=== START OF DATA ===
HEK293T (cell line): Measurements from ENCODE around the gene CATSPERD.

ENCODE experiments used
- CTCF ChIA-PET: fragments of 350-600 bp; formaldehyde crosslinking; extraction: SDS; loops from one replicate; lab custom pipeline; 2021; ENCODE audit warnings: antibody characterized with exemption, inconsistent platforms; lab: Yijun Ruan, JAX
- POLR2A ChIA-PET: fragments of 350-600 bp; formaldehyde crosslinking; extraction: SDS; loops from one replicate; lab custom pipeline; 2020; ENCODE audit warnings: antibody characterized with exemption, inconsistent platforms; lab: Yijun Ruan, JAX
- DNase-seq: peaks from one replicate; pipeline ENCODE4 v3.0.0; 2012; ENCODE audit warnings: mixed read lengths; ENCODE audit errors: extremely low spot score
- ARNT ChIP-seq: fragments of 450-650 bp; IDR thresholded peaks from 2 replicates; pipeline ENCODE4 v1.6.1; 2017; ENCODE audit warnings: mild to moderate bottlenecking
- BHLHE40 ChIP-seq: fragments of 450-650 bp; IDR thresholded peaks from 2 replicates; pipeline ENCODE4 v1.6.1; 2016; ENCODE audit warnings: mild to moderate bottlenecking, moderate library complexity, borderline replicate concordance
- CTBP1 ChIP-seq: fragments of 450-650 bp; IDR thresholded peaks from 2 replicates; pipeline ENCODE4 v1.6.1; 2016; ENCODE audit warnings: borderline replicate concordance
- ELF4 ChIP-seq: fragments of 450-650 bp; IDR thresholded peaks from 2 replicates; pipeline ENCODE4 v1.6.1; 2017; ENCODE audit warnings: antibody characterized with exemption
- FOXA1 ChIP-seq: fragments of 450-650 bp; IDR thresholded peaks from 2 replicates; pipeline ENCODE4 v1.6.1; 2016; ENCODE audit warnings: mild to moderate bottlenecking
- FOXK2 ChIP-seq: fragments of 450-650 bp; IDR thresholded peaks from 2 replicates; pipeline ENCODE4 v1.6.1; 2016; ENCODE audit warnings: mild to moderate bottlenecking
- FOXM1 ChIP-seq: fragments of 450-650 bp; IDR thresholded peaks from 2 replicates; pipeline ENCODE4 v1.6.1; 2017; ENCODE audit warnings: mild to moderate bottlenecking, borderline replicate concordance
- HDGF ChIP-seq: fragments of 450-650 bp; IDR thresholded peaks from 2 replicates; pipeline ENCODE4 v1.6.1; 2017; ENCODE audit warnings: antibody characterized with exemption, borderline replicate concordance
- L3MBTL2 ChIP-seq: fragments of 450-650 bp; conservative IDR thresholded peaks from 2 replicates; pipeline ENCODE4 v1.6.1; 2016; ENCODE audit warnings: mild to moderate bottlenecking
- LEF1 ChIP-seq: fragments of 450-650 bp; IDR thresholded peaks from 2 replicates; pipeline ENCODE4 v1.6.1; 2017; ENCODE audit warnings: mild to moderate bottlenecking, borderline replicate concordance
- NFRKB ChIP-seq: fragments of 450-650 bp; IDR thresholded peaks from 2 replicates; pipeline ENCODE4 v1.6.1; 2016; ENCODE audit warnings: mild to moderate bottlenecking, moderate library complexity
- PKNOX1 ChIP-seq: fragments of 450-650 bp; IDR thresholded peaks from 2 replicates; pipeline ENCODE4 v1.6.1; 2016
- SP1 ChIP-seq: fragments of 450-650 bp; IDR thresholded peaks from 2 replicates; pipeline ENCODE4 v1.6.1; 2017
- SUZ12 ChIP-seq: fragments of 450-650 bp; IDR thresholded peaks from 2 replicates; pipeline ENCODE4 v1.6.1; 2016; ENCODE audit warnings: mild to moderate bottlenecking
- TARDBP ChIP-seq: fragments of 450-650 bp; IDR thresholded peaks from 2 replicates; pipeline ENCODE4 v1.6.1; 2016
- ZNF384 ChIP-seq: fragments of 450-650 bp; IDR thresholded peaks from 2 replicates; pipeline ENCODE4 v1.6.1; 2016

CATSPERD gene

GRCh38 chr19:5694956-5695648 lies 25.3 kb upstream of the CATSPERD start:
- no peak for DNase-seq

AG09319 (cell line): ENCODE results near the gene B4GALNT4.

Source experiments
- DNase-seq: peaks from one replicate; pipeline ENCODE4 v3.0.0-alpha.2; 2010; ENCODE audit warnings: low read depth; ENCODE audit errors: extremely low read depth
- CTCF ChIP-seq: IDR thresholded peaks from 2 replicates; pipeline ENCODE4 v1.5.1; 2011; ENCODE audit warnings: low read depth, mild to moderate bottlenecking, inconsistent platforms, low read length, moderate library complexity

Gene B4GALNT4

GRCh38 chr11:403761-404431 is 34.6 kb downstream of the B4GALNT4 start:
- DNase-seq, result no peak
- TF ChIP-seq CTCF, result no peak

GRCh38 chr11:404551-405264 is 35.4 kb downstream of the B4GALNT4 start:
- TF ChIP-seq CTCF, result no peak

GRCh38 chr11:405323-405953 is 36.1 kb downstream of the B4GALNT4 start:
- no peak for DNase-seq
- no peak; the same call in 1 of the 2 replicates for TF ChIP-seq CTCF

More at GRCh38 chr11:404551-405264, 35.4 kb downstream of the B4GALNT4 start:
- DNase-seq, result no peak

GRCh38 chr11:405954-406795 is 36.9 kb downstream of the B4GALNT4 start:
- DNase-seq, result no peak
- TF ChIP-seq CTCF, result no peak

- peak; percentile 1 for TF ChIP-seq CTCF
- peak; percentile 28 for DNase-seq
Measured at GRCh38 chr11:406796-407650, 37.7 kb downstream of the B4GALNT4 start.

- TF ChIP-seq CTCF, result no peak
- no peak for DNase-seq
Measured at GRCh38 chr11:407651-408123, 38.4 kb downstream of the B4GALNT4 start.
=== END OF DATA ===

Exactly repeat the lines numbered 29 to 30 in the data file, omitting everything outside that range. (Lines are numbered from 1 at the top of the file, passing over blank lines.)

Gene B4GALNT4

GRCh38 chr11:403761-404431 is 34.6 kb downstream of the B4GALNT4 start: